NEAR TRUTHS:
AT THE INTERSECTION

MAXIMIZING: After Len Blavatnik bought Warner Music Group for $3.3b in 2011, Stephen Cooper was brought in from the financial sector and charged with revamping a business that had been horribly mismanaged. Lyor Cohen left the company and subsequently joined YouTube. Without going too far down a historical rabbit hole, since the ’90s, Warner—which had been one of the two biggest label groups during its glory days—had diminished, due to predatory and incompetent leadership, to a distant third behind UMG and Sony. In 2009, the current marketshare of Warner Bros./Reprise/Sire, Atlantic and Elektra combined had shrunk from a high of a 25 share to less than 10, lower than Interscope’s. The company (which had never had a global focus hitherto) simply didn’t have the scale of the bigger groups.

But Cooper got to work, and Max Lousada came in to fill the void left by Lyor. Both men were dedicated to making WMG a global company. Lousada has done a markedly better job than his predecessors, overseeing dramatic growth overall, the successful resurrection of Warner (Zach Bryan has been a game-changing career act) and Atlantic and big strides in Latin and country, among other sectors. Twelve years later, all boats have been lifted by the rising tide of the streaming economy, which has driven steady double-digit growth, and WMG has a market cap of $16.4b.

There’s been considerable chatter about Lousada in the 10 months since Robert Kyncl came in as Cooper’s successor. Though some growing pains have emerged, oddsmakers now believe the relationship between chief Kyncl and Lousada is on solid ground as they continue to lean into one another’s styles and get into their groove.

Lousada has one of the top gigs in the business—he makes big money, has huge stature and is well-liked by the artist community and its reps. He lives in London and hosts music royalty at his redoubt in Ibiza. If he left, his would not be an easy position to fill. All of which underscores why most of the chatter about Lousada appears to be smoke. He’s too young and ambitious to retire and hasn't finished squaring the circle quite yet. What’s more, he and Kyncl have an increasingly symbiotic relationship. Without a thriving music division, Kyncl knows he’d have a hard time making his tech-based vision successful.

The WMG chief has spent two decades—12 years at YouTube and seven at Netflix—at the booming intersection of technology and media, and his mantra is to grow WMG’s existing business via technological development. So Warner is once again being led by an exec from outside the music world, and that’s made this year a bit bumpy—the changes made by the new regime have left the creative music leadership feeling somewhat underappreciated, as they believe the jet fuel of the entire business is provided by big hit records with global appeal.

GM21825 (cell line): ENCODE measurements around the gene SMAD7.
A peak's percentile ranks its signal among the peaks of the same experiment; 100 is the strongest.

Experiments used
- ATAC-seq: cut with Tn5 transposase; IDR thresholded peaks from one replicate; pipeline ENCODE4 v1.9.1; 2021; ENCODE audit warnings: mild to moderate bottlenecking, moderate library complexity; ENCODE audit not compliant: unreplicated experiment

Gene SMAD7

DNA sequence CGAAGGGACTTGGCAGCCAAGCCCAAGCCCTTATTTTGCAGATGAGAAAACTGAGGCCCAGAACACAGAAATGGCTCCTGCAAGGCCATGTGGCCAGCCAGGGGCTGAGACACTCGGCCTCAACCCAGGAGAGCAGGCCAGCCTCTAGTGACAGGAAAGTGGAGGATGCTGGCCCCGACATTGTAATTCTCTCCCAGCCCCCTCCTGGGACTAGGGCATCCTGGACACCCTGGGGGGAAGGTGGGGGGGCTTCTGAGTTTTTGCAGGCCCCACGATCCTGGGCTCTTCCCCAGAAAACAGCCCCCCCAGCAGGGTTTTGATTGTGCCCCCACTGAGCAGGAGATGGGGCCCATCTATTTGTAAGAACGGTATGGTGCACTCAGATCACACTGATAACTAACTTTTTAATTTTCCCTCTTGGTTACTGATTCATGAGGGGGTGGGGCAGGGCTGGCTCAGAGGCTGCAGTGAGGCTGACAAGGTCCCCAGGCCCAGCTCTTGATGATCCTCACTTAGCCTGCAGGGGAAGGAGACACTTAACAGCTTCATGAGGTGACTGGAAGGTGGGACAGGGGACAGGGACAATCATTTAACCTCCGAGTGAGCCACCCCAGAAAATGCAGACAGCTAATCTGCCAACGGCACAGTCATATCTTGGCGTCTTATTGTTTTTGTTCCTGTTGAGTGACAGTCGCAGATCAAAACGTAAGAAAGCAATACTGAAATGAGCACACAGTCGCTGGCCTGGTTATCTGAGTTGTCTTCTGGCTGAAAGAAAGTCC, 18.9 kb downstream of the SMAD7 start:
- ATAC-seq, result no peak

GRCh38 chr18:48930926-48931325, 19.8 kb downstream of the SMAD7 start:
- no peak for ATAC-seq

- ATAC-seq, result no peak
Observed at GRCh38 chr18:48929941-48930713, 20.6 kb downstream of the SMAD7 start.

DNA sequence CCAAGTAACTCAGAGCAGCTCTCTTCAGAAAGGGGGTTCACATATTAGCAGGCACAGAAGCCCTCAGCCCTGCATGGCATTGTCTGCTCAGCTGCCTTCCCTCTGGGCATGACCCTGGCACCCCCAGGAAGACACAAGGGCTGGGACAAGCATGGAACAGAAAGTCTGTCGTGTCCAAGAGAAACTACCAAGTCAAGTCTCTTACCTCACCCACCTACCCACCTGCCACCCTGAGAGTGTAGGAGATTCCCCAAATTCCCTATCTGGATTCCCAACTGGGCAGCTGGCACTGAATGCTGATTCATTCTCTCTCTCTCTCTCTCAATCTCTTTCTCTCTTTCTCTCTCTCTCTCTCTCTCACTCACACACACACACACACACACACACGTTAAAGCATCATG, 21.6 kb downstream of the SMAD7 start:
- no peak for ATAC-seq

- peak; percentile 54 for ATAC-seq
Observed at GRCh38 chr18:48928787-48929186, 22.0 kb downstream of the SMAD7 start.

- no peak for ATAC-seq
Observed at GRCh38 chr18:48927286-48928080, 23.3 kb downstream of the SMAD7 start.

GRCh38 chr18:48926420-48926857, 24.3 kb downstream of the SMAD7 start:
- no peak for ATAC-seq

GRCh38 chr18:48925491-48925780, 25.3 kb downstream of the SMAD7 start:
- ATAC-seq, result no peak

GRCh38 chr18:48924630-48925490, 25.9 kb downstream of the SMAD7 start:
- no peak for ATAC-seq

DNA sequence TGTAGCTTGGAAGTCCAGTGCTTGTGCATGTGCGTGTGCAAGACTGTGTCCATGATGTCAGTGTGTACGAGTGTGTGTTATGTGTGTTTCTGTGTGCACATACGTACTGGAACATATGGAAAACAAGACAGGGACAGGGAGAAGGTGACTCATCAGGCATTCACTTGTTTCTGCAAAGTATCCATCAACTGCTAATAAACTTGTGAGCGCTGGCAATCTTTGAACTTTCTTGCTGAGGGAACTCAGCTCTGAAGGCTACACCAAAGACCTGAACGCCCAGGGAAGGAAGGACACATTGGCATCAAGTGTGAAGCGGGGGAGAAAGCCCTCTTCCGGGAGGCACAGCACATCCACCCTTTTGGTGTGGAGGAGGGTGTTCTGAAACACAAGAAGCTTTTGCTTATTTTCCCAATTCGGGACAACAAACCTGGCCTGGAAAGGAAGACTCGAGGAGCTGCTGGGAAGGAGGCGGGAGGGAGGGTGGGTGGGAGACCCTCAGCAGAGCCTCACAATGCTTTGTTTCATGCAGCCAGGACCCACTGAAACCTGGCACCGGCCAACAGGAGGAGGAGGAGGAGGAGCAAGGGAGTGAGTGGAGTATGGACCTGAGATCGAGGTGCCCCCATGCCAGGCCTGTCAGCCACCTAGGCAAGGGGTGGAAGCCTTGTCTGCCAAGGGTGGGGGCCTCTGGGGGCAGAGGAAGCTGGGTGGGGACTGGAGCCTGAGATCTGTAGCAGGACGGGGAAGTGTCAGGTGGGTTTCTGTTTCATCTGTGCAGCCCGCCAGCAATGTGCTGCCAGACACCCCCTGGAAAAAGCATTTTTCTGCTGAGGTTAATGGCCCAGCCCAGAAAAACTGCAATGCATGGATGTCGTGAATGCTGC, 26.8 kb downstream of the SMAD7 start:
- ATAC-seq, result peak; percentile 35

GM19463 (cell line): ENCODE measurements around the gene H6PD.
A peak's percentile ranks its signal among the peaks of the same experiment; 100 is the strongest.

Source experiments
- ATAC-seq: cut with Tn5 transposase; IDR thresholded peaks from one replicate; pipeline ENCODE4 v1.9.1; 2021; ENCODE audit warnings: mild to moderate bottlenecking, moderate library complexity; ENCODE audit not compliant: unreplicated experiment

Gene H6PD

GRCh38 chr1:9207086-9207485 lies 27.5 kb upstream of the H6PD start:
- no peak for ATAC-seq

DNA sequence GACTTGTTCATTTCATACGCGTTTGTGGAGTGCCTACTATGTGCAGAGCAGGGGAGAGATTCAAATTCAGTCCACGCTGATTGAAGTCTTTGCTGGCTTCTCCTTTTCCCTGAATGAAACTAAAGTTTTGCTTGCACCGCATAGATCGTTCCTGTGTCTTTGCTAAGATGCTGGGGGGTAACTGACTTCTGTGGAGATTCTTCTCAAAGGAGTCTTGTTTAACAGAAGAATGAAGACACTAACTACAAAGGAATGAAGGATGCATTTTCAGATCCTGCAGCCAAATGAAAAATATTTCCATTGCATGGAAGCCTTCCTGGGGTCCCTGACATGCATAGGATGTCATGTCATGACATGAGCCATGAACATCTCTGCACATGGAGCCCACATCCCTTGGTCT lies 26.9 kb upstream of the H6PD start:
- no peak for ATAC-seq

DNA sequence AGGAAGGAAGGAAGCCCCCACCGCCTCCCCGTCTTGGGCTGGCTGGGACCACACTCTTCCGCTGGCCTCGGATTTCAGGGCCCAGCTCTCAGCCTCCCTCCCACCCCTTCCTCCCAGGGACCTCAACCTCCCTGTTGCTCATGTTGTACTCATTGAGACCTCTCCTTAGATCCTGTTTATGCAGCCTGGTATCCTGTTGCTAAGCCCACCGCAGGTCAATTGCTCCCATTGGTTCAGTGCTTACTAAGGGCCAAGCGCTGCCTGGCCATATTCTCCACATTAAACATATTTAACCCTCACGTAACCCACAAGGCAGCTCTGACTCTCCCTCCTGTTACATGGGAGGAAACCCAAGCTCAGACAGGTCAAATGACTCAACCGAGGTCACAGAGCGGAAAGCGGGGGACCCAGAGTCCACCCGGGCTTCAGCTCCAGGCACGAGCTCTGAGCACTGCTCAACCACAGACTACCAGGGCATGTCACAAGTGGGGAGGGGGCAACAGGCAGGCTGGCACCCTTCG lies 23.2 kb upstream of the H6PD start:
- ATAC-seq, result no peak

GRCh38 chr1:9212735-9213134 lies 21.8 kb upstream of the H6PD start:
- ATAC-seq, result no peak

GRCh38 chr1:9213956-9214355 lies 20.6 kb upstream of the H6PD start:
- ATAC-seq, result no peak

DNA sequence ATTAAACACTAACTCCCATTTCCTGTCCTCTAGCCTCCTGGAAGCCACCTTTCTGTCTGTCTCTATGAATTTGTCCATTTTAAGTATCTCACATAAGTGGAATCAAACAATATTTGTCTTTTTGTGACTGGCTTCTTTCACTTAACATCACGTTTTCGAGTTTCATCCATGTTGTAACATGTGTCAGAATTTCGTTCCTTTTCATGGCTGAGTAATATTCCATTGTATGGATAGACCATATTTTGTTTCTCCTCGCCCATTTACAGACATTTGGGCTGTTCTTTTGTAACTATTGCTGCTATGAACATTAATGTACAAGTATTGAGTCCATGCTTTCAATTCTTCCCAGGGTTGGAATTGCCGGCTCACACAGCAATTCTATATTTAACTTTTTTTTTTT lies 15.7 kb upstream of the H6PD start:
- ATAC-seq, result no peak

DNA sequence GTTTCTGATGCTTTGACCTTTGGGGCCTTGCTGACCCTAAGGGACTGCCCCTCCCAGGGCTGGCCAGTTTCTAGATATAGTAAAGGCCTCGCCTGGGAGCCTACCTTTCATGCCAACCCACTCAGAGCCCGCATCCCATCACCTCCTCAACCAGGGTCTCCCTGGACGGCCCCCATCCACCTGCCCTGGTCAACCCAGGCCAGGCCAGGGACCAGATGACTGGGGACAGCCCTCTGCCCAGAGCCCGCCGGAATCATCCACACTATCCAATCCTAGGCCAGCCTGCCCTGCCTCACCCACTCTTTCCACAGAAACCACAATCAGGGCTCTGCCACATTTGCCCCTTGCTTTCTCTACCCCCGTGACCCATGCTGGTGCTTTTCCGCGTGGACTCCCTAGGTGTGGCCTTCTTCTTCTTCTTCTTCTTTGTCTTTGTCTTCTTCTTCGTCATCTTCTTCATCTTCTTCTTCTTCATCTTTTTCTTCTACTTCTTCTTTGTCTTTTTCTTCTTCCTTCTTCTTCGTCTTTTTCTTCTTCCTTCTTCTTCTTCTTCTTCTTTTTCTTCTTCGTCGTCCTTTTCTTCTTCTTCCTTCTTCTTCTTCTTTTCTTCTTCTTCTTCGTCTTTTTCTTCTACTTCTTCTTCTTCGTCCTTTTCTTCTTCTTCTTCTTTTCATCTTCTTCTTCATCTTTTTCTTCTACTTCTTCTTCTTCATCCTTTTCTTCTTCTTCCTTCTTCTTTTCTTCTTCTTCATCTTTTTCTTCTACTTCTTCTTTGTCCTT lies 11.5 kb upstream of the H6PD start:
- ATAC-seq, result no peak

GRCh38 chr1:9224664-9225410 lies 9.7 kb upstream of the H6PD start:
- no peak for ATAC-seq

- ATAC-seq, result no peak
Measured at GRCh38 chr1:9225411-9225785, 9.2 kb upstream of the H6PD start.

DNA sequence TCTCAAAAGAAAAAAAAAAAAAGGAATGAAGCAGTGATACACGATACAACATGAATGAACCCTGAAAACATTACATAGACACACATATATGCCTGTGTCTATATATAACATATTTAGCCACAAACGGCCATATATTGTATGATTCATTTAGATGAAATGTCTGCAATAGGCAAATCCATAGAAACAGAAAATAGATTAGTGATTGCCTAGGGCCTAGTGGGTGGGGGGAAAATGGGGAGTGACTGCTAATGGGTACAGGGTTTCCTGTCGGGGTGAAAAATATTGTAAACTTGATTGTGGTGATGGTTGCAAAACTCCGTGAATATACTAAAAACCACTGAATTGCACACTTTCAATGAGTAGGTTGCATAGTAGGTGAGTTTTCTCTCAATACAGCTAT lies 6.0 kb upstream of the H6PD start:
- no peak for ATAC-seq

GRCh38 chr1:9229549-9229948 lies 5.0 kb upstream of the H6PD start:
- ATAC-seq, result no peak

Kyncl is assembling his technology team from Google players and other digital-media hotshots, forging a new system within WMG that is intended to take data analysis, distribution and fan engagement to a new level. This massive investment in tech has evoked whining from some corners about the redeployment of resources, especially as said redeployment is resulting in some overhead and body-count reductions for the first time in many years.

However, tech-savvy insiders believe this investment will ultimately empower the music team with the tools it will afford; they also note that given WMG’s relatively small size compared to the other majors, Kyncl is aware of the importance of spending smart as opposed to spending big. Shedding some unproductive deals made by the prior administration over the last decade has also been helpful in this pivot and opens up space for more-targeted partnerships.

The deal for Elliot Grainge’s 10K brings, among other benefits, an infusion of youth into the recorded-music side of the company. This year saw another young player enter the WMG universe—Len Blavatnik’s 25-year-old son, Val, who joined the board this spring after serving for a few years on the investment team at LionTree, where he sharpened his strategic financial chops. Now, besides serving on the WMG board, he’s spending time at Warner Chappell, exploring opportunities to expand that fabulous catalog. He’s shown interest in the music group and is representative of the youth movement taking shape within Warner's walls. Speaking of the company’s publishing wing, WCM—thanks to shrewd A&R and innovative exploitation of the aforementioned catalog—may not be the biggest of the pubcos, but it is definitely punching above its weight.

All of this comes at a time when the Atlantic label group is experiencing its first extended cold streak since the advent of the streaming era. Most insiders see this as a temporary problem and expect that the storied label will turn this situation around soon. Rumors of retirement by top Atlantic execs don’t appear particularly credible but look instead to be another manifestation of the blue flu as music players push back on Kyncl’s major reallocation in a passive-aggressive fashion—amid self-serving rumors that key WMG execs plan to leave to join Lyor Cohen in the LionTree-funded takeover of Ghazi’s EMPIRE. Most believe Ghazi is not a seller, but big checks have changed other people’s minds. Bankers say EMPIRE has a valuation in the neighborhood of $1.5b.

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